Sometimes, during reflective moments, I look at my son and think, “I can’t possibly be this kid’s mother. When is his REAL mother going to swoop in and rescue him from me?”
Sometimes, during frenetic moments, I look at my screaming banshee son and think, “I don’t know what you want from me, kid! Here, just take my wallet! Also, my eardrums are bleeding.”
And sometimes, during funnier moments, I look at my little comedian and think, “This kid is hilarious. I MUST be his mother.”
And then, during nap time moments when he is neither moving nor speaking, I look at my little angel and think, “My mothering game is so TIGHT right now. For the love of god, kid, DON’T wake up for the next 4 hours. Mommy has to go stand under the shower and space out for a while.”
My husband makes fun of me for what I’m about to admit, but I heavily rely on making references to obscure 80s movies to make my point during most of our conversations. I may have a legit clinical disorder. As someone who grew up without television, I don’t why he even bothers talking to me. He never gets any of my references and it aways derails the conversation into me yelling, “WHAT? You never saw I’m Gonna Get You Sucka? Well, that’s YOUR problem, not mine.”
I think he married me just to keep me around as an amusing oddity, like having a kangaroo in the house as a roommate. A kangaroo…..with benefits.
Wait, no. Scratch that, it doesn’t work.
So when I referred to us as the parents from the 80s movie Parents, he looked at me like I insisted Doc Brown crashed his time machine into our living room, and he wants us to hop in for the good of our future. In other words, he didn’t know what the hell I was babbling about.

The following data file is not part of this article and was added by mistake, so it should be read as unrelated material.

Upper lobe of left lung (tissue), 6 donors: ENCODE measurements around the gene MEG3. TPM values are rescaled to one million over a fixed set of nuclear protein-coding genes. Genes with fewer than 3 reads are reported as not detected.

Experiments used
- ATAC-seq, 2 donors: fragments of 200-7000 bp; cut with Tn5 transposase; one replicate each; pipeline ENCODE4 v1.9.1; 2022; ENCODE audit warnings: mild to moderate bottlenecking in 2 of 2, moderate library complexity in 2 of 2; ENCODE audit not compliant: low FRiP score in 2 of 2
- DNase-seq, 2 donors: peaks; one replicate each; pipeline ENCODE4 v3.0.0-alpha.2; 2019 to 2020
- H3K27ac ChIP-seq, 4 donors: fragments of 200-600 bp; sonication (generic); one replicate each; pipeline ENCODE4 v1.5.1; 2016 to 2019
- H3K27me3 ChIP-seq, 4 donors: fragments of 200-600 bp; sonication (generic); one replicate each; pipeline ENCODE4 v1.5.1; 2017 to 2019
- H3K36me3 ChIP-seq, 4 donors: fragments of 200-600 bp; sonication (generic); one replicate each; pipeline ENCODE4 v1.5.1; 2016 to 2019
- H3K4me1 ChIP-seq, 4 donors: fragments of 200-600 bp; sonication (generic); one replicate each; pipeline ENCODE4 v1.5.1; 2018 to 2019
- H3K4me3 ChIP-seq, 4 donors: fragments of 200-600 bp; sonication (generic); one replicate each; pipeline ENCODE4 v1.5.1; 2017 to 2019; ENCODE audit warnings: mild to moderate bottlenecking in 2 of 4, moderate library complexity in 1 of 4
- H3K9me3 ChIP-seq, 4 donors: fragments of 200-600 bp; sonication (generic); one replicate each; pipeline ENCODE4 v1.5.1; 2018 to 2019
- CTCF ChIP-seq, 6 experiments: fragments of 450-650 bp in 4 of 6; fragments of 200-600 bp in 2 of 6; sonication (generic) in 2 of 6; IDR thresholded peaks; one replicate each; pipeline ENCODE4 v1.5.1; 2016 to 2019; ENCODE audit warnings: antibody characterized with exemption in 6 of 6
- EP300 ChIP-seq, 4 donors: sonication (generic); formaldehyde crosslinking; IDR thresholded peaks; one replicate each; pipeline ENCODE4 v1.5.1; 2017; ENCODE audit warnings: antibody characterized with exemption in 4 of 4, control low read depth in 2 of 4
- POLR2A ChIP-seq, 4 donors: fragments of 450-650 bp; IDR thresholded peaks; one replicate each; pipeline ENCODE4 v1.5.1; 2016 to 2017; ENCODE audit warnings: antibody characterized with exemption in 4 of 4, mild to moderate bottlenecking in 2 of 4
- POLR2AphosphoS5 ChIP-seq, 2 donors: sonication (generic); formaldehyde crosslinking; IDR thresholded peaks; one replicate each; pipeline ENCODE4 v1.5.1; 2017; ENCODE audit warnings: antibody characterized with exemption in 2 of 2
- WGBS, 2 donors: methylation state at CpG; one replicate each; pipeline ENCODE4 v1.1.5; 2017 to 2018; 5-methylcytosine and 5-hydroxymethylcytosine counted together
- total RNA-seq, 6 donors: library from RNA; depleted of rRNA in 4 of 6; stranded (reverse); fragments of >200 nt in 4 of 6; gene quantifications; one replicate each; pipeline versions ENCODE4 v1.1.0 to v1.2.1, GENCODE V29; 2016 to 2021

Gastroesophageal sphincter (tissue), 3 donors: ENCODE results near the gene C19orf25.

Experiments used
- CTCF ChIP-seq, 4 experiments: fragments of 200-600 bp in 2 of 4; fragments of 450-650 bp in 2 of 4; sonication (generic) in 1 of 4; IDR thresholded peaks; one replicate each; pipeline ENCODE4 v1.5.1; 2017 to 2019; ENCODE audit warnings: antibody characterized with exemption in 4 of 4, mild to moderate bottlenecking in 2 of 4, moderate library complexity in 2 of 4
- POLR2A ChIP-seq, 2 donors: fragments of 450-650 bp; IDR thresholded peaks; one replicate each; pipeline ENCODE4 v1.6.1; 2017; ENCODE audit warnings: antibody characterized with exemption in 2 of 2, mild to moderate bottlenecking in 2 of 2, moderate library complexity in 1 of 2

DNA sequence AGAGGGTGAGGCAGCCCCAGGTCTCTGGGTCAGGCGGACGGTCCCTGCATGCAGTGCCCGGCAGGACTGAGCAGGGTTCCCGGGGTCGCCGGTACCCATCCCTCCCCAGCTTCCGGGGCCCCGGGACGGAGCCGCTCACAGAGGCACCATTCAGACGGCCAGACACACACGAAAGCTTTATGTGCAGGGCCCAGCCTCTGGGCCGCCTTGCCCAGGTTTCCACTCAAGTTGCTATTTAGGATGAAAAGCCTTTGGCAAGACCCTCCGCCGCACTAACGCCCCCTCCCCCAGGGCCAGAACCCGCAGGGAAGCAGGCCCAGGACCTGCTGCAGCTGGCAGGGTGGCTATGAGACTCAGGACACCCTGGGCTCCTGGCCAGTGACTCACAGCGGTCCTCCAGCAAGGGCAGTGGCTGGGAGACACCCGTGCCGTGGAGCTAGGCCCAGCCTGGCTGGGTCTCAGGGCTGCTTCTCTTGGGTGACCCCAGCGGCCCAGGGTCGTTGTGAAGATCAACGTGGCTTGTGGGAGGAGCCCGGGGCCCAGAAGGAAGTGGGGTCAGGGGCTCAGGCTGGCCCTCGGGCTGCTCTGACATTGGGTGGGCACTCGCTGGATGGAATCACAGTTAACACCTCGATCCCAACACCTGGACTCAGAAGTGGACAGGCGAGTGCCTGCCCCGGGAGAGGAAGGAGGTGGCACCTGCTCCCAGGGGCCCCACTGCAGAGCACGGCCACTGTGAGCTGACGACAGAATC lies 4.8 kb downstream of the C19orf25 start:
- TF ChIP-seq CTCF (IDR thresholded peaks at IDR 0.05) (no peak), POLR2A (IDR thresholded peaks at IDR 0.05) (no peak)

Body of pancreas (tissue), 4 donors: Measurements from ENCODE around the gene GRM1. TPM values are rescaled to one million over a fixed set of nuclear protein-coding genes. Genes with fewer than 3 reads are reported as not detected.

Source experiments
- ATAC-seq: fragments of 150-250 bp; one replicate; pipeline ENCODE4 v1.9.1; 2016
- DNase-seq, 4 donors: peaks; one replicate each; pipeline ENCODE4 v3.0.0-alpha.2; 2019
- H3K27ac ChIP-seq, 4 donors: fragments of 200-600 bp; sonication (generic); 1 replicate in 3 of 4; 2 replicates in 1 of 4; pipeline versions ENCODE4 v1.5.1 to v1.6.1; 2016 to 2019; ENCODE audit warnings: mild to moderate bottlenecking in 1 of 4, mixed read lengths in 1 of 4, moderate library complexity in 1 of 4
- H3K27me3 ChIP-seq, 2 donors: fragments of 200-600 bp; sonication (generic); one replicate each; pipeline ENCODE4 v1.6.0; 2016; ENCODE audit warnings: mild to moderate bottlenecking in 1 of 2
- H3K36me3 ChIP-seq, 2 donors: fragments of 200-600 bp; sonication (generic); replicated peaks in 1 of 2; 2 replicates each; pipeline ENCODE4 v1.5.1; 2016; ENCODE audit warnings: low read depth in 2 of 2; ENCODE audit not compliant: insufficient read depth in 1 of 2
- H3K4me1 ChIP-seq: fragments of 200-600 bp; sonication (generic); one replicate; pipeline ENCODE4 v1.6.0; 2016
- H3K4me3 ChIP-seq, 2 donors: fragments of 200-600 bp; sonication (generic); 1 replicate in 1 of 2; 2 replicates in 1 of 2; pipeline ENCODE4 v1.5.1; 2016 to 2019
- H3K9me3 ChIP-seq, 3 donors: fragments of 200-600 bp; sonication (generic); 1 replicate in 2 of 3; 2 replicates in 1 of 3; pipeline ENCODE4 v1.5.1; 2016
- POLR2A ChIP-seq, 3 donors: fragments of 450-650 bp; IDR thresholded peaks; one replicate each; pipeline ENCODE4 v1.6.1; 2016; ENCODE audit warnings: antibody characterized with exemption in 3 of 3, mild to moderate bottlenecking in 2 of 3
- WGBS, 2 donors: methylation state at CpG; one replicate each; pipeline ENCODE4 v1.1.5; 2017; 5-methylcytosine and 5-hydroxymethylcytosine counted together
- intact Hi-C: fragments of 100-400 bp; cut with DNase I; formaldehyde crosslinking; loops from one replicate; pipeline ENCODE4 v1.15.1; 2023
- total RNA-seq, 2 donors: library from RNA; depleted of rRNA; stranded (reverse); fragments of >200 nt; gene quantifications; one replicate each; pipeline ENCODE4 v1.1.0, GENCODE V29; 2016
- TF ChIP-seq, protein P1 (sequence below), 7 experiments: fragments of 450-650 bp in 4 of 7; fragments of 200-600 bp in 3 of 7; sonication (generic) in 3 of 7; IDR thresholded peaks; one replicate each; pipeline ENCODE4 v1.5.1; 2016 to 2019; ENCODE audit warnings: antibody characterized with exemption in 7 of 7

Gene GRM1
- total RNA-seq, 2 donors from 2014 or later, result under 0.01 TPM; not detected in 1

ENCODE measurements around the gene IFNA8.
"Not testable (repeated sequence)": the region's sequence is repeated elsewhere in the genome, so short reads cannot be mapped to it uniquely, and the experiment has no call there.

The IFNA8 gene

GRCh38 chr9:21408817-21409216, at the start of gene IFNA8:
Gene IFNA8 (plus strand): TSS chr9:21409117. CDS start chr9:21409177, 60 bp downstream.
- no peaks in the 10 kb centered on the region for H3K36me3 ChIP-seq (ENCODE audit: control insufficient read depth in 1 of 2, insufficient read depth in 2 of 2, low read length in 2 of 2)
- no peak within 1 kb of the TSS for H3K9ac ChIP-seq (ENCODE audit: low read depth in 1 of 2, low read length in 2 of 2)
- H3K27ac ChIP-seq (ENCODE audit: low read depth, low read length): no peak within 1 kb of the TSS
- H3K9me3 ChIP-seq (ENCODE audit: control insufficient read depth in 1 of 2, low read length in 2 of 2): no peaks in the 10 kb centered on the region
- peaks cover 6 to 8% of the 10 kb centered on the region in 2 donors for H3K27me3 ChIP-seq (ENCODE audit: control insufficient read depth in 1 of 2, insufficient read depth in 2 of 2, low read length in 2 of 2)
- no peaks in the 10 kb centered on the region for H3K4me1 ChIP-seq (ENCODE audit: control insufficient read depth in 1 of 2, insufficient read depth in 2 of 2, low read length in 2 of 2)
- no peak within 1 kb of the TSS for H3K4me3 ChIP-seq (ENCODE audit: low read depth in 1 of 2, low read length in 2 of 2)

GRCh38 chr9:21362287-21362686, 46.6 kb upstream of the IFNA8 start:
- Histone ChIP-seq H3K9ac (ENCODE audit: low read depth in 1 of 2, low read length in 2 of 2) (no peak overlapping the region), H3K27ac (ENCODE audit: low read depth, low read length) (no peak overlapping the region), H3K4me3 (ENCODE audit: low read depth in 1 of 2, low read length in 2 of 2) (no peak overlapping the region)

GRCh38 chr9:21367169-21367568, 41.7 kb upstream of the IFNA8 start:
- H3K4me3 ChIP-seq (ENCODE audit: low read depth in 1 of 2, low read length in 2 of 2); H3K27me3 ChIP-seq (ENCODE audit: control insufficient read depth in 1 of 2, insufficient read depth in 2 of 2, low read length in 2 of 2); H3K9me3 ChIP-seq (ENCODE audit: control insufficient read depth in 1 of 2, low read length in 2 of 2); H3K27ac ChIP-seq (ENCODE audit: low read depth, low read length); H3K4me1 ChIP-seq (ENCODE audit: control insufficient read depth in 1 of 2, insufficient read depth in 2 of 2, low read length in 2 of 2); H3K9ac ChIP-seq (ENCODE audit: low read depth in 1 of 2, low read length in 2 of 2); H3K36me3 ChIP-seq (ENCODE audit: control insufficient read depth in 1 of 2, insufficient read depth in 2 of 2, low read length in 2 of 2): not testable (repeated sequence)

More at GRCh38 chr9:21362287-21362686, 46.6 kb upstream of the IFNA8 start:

So, let me explain: the parents from Parents were seen from their child’s point of view as creepy and secretive with an overly cheerful facade that he was perceptive enough to see through, right to the nightmarish truth.
But in all honesty, we’re actually NOTHING like that. We keep it real, you see. TOO real, in fact. So on the surface, this was a poor choice of movie to compare us to. But, it’s the underlying idea that children don’t know what their parents are up to after they’ve been put in their cribs for the night, so the concept is loaded with mystery. I used to wonder what MY parents were doing when I wasn’t around. Partly because I was a weirdo only-child with no one to bounce my ideas off of. It also didn’t help that my parents thought this creepy movie was HILARIOUS, like they could personally relate to the parent’s struggle of keeping their nosey kid out of their dark double life. Trust me, this movie was NOT FUNNY.
I’ve now changed (upgraded?) stations from the suspicious child to the weird parent, and that simple concept BLOWS MY TINY MIND. I never thought I’d be a parent henceforth for the rest of my life. There’s no graduation ceremony to declare you ready for the GIGANTIC SHIFT in your life like a bar mitzvah, something that you’ve studied, prepared and trained for like a Rocky montage. Instead, you’re suddenly a parent, and you are NOT qualified for the job, you have no experience, no references, no vocational training for any of it. Yet, here you are, responsible for this other person’s LIFE, like it’s no big deal.
I don’t so much “parent” as I “blindly grope my way through the darkness” of parenting, and I can admit that. My husband, on the other hand, has gracefully ice-skated his way into the roll of father and he does triple-axel twirls around me while I fumble around and face-plant on the ice like the novice that I am.
“Don’t say “no” too many times, or he won’t respect you as his mother,” he says.
“That’s not his “I’m hurt” cry, it’s his “give me attention” cry. The difference is SO obvious.” he says.
“He’s trying to tell you that he doesn’t want eggs for lunch, he wants macaroni. Can’t you make out the babbling non-words?” he says.
And I’m like, since when did YOU become an old pro at this? We’ve both been parents for the exact same length of time, and yet somehow he is LIGHT YEARS ahead of me.